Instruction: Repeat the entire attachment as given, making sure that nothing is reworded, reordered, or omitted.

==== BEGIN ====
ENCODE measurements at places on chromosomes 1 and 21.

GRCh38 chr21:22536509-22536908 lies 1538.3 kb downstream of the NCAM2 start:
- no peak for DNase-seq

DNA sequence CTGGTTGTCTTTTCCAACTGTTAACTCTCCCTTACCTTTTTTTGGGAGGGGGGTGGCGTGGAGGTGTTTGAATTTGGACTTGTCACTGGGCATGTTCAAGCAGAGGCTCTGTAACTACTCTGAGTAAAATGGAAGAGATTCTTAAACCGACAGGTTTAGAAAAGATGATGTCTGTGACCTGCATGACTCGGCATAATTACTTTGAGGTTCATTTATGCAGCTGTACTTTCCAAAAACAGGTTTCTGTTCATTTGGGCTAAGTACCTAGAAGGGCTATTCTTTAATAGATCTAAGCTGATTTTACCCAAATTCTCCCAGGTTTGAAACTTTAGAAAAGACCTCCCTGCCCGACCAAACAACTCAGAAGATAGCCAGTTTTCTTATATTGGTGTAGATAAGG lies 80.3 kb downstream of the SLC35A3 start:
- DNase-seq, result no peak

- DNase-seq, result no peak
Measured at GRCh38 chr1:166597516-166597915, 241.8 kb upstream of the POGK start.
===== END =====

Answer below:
ENCODE measurements at places on chromosomes 1 and 21.

GRCh38 chr21:22536509-22536908 lies 1538.3 kb downstream of the NCAM2 start:
- no peak for DNase-seq

DNA sequence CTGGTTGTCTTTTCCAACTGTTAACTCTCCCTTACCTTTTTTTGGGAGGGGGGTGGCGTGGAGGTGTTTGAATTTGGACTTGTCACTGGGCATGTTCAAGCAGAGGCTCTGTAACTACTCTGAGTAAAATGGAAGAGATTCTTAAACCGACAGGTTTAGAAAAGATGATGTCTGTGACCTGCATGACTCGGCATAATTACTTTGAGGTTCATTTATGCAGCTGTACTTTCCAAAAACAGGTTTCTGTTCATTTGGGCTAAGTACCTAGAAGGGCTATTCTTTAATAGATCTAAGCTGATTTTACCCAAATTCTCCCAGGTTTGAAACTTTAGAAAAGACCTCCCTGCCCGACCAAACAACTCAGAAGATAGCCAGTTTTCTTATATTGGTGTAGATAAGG lies 80.3 kb downstream of the SLC35A3 start:
- DNase-seq, result no peak

- DNase-seq, result no peak
Measured at GRCh38 chr1:166597516-166597915, 241.8 kb upstream of the POGK start.